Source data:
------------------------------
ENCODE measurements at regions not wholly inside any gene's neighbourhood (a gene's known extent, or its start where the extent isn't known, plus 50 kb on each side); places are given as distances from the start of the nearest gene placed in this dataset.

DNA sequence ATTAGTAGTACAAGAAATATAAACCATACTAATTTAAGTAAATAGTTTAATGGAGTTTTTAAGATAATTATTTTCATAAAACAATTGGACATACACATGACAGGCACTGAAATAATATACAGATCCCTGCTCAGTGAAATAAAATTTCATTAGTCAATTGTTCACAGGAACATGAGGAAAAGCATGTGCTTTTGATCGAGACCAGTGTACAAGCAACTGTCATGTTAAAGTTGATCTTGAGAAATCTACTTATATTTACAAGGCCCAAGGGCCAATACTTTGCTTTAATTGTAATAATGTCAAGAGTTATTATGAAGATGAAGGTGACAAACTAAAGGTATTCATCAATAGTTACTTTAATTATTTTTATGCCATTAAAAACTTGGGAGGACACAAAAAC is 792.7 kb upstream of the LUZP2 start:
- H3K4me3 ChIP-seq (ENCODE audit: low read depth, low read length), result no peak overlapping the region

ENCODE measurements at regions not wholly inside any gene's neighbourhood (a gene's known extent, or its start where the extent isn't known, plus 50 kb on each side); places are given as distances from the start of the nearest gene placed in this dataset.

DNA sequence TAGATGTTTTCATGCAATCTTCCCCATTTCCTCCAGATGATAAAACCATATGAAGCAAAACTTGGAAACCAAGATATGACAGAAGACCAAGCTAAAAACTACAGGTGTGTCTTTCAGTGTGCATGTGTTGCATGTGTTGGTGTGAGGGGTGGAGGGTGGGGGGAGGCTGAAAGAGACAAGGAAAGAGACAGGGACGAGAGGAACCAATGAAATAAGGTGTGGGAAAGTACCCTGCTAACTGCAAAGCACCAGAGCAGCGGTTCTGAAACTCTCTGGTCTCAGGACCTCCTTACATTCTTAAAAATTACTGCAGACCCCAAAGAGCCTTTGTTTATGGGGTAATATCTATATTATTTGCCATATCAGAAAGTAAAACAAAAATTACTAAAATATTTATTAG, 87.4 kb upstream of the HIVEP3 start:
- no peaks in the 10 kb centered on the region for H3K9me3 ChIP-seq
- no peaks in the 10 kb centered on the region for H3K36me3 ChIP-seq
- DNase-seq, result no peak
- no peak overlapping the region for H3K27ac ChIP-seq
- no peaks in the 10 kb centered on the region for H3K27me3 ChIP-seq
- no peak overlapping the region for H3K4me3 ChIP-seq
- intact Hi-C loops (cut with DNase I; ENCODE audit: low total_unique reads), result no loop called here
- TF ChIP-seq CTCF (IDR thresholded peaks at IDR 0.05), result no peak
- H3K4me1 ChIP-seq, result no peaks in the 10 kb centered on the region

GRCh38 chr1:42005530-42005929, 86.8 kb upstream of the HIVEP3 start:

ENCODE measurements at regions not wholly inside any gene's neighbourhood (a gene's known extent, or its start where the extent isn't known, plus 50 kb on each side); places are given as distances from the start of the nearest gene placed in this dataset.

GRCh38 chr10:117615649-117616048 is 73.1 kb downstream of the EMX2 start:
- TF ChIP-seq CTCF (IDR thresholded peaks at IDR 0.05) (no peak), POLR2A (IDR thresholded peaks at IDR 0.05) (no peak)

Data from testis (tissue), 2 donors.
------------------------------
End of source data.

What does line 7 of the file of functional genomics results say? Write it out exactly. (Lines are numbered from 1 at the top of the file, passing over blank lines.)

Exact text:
- no peaks in the 10 kb centered on the region for H3K36me3 ChIP-seq